Elevation Partners sinks another $100 million into beleaguered Palm

Palm, Inc. today announced that Elevation Partners has agreed to make an additional $100 million equity investment in Palm. Under a definitive agreement reached today, Elevation will increase its investment in Palm by acquiring newly issued Series C preferred stock that is convertible into Palm common stock at a price of $3.25 per share, a 31 percent premium to the closing price of Palm common stock on Dec. 19, 2008. The Series C preferred stock carries a 0% dividend rate. Elevation will also receive warrants to acquire 7 million shares of Palm common stock at the same price. Prior to March 31, 2009, Palm may elect to cause Elevation to sell up to $49 million of this new investment to other investors on the same or better terms than on which Elevation invested.

“The additional capital from Elevation Partners will enable us to put added momentum behind the new product introductions scheduled for 2009 and will provide us with enhanced stability in unsettled economic times,” said Ed Colligan, president and chief executive officer of Palm, Inc., in the press release “Elevation has been a great partner to Palm, and we appreciate their continued confidence and support.”

MacDailyNews Note: “We’ve learned and struggled for a few years here figuring out how to make a decent phone. PC guys are not going to just figure this out. They’re not going to just walk in.” – Ed Colligan, Palm CEO, November 16, 2006, laughing off the idea that Apple succeed in the smartphone market.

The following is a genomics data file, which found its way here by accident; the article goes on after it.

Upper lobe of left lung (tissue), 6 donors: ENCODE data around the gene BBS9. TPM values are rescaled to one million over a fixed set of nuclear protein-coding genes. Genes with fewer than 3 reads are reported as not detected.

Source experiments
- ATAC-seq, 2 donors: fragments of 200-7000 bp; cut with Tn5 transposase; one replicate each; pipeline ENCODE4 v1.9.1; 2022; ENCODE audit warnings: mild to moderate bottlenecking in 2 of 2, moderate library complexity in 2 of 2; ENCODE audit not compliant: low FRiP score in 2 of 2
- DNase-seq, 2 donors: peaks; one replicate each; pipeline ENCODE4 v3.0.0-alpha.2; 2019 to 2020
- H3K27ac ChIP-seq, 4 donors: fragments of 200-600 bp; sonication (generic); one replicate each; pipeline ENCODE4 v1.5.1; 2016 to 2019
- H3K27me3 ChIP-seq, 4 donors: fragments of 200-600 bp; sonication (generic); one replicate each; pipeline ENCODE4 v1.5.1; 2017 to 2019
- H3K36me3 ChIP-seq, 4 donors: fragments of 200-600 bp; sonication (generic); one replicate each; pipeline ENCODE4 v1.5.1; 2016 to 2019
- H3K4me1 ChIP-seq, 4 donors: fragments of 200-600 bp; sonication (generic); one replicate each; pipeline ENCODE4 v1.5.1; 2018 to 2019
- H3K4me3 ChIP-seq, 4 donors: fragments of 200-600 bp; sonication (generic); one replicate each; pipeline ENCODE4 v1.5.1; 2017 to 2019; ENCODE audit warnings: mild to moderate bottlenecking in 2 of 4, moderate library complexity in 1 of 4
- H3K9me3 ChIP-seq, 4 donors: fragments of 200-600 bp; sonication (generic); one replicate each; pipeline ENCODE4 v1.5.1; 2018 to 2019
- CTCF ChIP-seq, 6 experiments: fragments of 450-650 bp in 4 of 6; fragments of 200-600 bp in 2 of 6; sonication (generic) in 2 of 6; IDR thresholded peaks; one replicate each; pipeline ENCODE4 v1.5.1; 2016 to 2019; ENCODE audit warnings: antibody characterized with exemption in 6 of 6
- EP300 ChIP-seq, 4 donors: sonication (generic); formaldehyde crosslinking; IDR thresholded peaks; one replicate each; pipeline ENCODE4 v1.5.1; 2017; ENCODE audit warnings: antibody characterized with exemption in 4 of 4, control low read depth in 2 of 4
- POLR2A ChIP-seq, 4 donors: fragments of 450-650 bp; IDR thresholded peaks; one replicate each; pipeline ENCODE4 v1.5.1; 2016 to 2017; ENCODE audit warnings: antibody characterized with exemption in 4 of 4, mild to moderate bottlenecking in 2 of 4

In the press release, Roger McNamee, co-founder of Elevation Partners, stated, “We believe that Palm is in a position to transform the cell phone industry, and we are pleased to have the opportunity to make this additional investment in the company. Palm has an industry-leading team and an exciting, differentiated product roadmap. We are proud to be associated with the company and look forward to great things from Palm in 2009 and beyond.”

MacDailyNews Take: Roger must also believe in the tooth fairy.

The transaction is expected to close by Jan. 31, 2009, subject to customary closing conditions.

Elevation Partners is a private equity firm that makes investments in media, entertainment, and consumer-related businesses. Elevation’s five partners are Fred Anderson, former EVP and CFO of Apple; Bret Pearlman, former senior managing director of The Blackstone Group; Marc Bodnick, a founding principal of Silver Lake Partners; Roger McNamee, co-founder of Silver Lake Partners and Integral Capital Partners; and Bono, lead singer and co-founder of the rock band U2.


  1. All I know is that John Rubinstein is no dummy; nor are the dozens of high-level hardware engineering managers that he brought to Palm with him (well, a year after he left, when his employment contract’s prohibition on poaching expired). They must be doing something interesting. Whether it will be as interesting as Android, let alone iPhone, is another question, but I’ll still bet it will be something much more compelling than Treo.

    Although… Apple has shown us that developing a great new device is only partly a hardware problem. Did Palm hire great software designers, engineering managers, and engineers? If not, and if they’re planning on using their current team, this will be yet another flop, landing Palms down in the mud.